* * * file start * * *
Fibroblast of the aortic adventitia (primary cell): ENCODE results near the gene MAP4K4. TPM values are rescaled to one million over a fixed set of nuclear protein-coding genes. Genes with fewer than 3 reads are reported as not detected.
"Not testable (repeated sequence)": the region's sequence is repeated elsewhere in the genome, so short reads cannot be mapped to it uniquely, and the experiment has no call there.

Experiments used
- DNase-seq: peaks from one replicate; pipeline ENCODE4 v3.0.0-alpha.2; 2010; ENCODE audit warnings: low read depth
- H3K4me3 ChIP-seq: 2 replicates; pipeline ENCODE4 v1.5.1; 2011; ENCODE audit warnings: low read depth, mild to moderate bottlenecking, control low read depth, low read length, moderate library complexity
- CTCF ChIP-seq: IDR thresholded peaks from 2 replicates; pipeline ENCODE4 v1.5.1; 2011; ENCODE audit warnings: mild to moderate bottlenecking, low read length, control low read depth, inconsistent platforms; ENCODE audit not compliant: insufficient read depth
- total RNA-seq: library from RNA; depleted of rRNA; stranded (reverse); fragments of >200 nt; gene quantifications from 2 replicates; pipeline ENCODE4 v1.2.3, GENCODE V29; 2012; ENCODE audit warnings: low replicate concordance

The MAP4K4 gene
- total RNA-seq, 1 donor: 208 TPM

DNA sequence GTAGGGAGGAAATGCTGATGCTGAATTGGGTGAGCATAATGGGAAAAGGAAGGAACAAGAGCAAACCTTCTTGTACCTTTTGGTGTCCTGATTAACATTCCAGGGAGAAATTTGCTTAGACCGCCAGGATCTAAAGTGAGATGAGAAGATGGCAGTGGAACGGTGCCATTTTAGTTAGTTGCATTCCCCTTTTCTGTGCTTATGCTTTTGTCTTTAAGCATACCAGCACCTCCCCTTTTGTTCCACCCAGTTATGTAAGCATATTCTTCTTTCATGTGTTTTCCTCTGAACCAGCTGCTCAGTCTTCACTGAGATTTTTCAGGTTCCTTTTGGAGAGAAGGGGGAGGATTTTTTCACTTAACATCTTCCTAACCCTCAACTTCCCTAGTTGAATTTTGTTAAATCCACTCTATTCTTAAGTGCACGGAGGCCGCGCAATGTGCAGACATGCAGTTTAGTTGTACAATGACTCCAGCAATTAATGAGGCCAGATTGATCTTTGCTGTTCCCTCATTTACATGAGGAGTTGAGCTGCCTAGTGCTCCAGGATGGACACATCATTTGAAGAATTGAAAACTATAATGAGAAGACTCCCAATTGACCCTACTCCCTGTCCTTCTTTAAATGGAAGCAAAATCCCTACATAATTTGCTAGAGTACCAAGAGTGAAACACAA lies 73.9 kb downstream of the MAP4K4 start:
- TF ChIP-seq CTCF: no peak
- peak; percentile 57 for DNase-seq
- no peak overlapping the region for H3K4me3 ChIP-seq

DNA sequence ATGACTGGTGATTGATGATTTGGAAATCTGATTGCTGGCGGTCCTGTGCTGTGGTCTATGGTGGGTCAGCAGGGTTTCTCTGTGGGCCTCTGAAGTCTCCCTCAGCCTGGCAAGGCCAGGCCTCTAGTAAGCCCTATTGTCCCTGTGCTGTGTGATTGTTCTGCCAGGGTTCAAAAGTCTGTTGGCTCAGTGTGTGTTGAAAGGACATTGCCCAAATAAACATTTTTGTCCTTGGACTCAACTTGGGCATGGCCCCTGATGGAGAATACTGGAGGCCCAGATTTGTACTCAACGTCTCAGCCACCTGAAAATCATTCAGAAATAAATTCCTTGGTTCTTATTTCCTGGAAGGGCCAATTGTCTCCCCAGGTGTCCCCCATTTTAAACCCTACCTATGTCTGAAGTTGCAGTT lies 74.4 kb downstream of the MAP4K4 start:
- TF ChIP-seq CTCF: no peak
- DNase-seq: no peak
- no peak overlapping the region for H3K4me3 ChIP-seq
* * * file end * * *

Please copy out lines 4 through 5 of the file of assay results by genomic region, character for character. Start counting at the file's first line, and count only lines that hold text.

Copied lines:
- DNase-seq: peaks from one replicate; pipeline ENCODE4 v3.0.0-alpha.2; 2010; ENCODE audit warnings: low read depth
- H3K4me3 ChIP-seq: 2 replicates; pipeline ENCODE4 v1.5.1; 2011; ENCODE audit warnings: low read depth, mild to moderate bottlenecking, control low read depth, low read length, moderate library complexity